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  1. For questions 1 through 10 determine the number of significant figures in the following numbers.

    1) The number is (400). Type the number of significant figures.

    2) The number is (450). Type the number of significant figures.

    3) The number is (455). Type the number of significant figures in the box below.

    4) The number is ( 200. ). Type the number of significant figures.

    5) The number is (100.00).Type the number of significant figures in the box below.

    6) The number is (501). Type the number of significant figures in the box below.

    7) The number is (0.006). Type the number of significant figures in the box below.

    8) The number is (0.0617). Type the number of significant figures in the box below.

    9) The number is (97.016). Type the number of significant figures in the box below.
    10) The number is (10.01). Type the number of significant figures in the box below.

    11) Define significant figure.

    12) Explain what determines the number of significant figures a scientist should use.

    13) Define accuracy.

    14) Define precision.

    15) A calculation based upon __________is only as accurate as the device that made the measurement.

    16) We can always make a perfect measurement.

    True
    False

    17) What is the function of the arm on the microscope?

    18) The tube that supports the eyepiece.

    19) Which piece of the microscope is a large lens with a high magnifying power?

    20) The platform on which a slide is placed is called the _______________.

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    SIGNIFICANT FIGURES, PRECISION, AND ACCURANCY

    Scientific Investigation (03:41)

    Even when collecting data as a part of an experiment, scientists must be aware of the proper method of reporting the data. The numbers used in scientific research are called significant figures. Significant figures are those numbers that are factually known for certain plus one estimated figure. The number of significant figures is determined by the tool(s) that the scientist uses. As an example, if a scale measures mass in pounds, the scientist can only give his or her answers in pounds. The scientist can not say that something has a mass of 2 or 3 lbs. All measurements must be given in exact pound increments. If a scale records in half pound increments, the scientist could report his or her findings to the nearest half pound. (1.5 lbs, 3.5 lbs, 4.0 lbs etc) In this case, there are two significant figures, the pound and the half pound.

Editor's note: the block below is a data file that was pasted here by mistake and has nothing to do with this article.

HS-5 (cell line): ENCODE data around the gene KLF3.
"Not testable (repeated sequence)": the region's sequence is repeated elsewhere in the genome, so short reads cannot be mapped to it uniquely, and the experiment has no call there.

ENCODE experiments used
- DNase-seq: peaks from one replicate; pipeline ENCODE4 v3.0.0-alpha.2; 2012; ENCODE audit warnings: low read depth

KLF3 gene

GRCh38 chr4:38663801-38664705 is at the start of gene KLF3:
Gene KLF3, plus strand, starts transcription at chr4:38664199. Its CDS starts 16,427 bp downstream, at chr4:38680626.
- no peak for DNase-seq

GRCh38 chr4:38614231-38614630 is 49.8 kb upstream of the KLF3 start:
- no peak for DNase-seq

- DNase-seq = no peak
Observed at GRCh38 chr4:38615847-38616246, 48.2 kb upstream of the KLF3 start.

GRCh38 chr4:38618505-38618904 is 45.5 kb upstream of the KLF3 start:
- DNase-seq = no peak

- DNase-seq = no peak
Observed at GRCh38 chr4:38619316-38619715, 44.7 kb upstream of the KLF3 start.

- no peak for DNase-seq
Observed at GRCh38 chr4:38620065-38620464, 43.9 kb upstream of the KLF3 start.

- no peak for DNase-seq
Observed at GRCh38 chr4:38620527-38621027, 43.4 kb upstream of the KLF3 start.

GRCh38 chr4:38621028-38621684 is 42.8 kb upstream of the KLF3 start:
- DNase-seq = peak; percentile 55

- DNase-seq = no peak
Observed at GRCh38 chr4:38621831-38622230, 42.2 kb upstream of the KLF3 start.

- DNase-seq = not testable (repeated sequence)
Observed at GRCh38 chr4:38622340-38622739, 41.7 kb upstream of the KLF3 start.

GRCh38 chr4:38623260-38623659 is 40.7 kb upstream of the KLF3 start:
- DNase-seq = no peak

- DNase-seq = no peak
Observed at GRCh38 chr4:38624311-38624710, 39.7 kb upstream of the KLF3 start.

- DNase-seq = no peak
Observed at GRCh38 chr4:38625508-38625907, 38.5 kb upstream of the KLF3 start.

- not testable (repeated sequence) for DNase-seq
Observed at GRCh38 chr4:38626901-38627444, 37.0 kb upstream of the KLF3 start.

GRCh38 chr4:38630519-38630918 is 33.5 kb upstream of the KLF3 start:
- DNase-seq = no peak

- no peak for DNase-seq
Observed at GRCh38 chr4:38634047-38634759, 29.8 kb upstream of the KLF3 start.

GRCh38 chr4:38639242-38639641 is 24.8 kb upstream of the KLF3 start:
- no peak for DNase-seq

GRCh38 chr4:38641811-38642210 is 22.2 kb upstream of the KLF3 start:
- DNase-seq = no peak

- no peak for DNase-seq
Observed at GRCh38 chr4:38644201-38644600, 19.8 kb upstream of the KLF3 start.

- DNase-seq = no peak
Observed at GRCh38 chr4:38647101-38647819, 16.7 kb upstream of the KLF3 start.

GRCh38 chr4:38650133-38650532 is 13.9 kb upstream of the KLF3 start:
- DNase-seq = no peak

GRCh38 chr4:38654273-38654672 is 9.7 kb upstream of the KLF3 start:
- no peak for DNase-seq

Significant Figures
    A calculation based upon measurement is only as accurate as the device that made the measurement.

    The degree to which a measurement is accurate is expressed by the number of significant figures used in the numeric result. These are rules for dealing with numbers and calculations based upon measurement:

    All digits (1 to 9) are significant.

    Zeros between significant digits are always significant.

    Trailing zeros are significant only if the number contains a decimal point.

    Leading zeros used to place the decimal point are not significant.

    Zeros following the decimal are always significant.

    For multiplication and division: the answer has the same number of significant figures as the lowest measurement’s significant figures.

    For addition and subtraction: the answer has the same number of decimal places as the measurement with the fewest decimal places.

    If a distance measured is 1.45 meters, there are 3 significant figures.

    If it takes a car 0.19 seconds to travel the given distance, there would be 2 significant figures

    Think of this: Speed equals Distance divided by Time

    If a person wants to find the speed of the car, they need to divide the distance by the time. However, the scientist can not give an answer using this many decimal places. The correct number of significant figures must be used.

    As we look at the numbers used to calculate the speed, the distance has 3 significant figures while the time has only 2 significant figures. The correct amount of numbers to be used in determining the answer should match the fewest number of significant figures in the calculations used to solve the problem. In this case, the fewest amounts of significant figures is 2.

    The answer, 7.6315789, must be rounded to only 2 numbers.

    Since two numbers can be kept, one must look at the third number and determine how to round the second number.

    If the third number is equal to or greater than 5, the second number is rounded up.

    If the number is less than 5, the second number is rounded down.

    The original extended answer was 7.6315789 and the third number in this case is three. This means the scientist needs to round